More questions on Aircraft.

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Colonel Gaydafi

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Re: More questions on Aircraft.
« Reply #90 on: May 10, 2007, 03:18:12 AM »
Here is another way of thinking about our movement through spacetime. 

Take two cars having a race.  The track is 100 miles long, and each car crosses the start doing exactly 100mph.  The first car has all of it's motion in the direction of the track.  The second car travels diagonally across the track, while still going 100mph.  Therefore, it covers less distance down the track than the first car in the same amount of time, thereby losing the race.



The same can be said about our movement through spacetime.  When we are moving in any direction (like car 2), we are covering less ground in time (car 1).  So, the closer you get to the speed of light, the slower you travel through time.

I think I understand now. This is a much better picture. Thank you Engy Baby, you are no longer dead to me.
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Re: More questions on Aircraft.
« Reply #91 on: May 10, 2007, 06:20:08 AM »
Jamesblonde one day in a physics course and you'll understand why your theory is wrong.  The earth catches up to you because it is accelerating, and you are moving at a constant velocity.  That means when you jump up, you accelerate when you are touching the ground pushing up, but then when you leave the ground, you are at a velocity that doesn't change.  The earth however, is still accelerating and is very able to catch up to you.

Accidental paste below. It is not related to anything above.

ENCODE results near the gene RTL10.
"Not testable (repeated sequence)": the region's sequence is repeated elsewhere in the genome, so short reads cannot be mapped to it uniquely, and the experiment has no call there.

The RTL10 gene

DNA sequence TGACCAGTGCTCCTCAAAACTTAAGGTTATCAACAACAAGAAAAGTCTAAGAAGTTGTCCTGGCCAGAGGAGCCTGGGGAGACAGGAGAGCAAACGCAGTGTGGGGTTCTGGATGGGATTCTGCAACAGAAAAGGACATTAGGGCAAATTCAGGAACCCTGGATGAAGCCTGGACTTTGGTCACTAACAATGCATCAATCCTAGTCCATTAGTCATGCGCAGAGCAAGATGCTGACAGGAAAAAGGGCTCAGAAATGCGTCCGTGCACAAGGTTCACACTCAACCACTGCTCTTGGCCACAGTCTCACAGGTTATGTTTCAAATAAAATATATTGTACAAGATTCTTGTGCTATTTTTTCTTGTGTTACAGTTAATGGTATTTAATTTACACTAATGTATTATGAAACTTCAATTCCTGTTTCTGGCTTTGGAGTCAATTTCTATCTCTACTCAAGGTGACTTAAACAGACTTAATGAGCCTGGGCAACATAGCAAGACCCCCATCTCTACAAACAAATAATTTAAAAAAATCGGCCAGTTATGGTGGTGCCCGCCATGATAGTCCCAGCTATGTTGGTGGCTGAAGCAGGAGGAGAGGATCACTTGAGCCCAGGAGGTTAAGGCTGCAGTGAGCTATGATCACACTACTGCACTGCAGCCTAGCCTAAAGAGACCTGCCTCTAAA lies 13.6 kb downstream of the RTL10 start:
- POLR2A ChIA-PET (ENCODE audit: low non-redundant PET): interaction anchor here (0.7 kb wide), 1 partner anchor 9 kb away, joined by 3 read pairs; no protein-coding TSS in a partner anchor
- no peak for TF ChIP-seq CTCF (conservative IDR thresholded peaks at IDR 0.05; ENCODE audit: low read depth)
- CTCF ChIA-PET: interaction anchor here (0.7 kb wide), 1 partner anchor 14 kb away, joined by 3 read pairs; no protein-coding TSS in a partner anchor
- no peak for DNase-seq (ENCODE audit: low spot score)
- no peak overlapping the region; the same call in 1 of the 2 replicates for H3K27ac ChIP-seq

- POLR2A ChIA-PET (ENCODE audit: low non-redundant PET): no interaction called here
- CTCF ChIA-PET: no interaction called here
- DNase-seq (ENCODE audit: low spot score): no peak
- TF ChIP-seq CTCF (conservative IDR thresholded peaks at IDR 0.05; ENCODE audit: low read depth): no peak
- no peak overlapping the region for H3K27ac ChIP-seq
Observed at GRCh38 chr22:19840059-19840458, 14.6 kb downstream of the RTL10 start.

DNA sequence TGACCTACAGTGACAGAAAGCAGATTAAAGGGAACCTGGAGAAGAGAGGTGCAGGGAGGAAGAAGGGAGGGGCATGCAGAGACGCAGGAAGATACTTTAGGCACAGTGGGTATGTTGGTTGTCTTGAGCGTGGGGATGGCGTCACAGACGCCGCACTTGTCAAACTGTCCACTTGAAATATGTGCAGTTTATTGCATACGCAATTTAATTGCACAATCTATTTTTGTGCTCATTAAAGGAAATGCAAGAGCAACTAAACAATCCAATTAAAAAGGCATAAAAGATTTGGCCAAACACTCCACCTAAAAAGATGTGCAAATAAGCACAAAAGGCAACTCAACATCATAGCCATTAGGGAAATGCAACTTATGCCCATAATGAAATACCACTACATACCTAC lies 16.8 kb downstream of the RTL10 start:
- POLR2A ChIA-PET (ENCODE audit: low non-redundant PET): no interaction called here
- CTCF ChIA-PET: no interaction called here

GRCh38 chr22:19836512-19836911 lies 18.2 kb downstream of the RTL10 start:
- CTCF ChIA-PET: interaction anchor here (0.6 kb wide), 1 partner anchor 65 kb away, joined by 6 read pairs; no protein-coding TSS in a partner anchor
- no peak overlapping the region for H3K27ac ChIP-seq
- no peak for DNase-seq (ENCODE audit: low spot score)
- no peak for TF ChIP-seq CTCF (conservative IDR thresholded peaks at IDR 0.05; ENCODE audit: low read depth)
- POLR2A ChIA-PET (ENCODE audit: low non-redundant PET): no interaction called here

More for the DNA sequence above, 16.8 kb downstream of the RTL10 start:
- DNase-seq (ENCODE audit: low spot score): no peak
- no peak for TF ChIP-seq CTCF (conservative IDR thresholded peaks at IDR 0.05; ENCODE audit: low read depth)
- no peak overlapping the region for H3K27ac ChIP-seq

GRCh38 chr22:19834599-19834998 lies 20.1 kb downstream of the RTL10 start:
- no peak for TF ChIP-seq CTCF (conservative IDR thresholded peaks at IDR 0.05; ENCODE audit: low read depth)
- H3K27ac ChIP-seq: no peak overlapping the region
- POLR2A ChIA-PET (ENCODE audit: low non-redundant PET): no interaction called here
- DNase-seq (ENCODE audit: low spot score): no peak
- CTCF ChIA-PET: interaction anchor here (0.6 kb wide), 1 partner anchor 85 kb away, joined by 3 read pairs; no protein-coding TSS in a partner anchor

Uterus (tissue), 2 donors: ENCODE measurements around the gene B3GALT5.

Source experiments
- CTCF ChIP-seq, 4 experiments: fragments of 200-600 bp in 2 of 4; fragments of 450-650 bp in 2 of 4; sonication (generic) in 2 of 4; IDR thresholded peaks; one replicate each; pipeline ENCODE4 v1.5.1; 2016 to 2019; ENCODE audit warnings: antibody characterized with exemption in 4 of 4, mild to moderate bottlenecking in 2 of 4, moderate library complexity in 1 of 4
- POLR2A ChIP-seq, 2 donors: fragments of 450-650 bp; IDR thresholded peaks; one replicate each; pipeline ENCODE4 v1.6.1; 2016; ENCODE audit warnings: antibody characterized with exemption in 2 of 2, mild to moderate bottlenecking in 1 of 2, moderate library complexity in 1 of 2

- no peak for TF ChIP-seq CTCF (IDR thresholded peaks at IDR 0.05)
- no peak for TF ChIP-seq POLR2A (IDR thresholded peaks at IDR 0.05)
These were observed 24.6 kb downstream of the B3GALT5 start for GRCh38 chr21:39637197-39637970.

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Colonel Gaydafi

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Re: More questions on Aircraft.
« Reply #92 on: May 10, 2007, 06:43:06 AM »
That's one of the things I understand ;D
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Re: More questions on Aircraft.
« Reply #93 on: May 10, 2007, 08:11:00 AM »
Well, good to know you're with us on some things.

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Colonel Gaydafi

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Re: More questions on Aircraft.
« Reply #94 on: May 10, 2007, 08:12:29 AM »
But on most things it just goes whoosh straight over my head and I sit here grinning like an imbecile, like right now
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Re: More questions on Aircraft.
« Reply #95 on: May 10, 2007, 08:20:25 AM »
Just like you to do such a thing.

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Colonel Gaydafi

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Re: More questions on Aircraft.
« Reply #96 on: May 10, 2007, 08:21:39 AM »
I'm also laughing so much it hurts my face and I'm starting to cry. I need help.
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Re: More questions on Aircraft.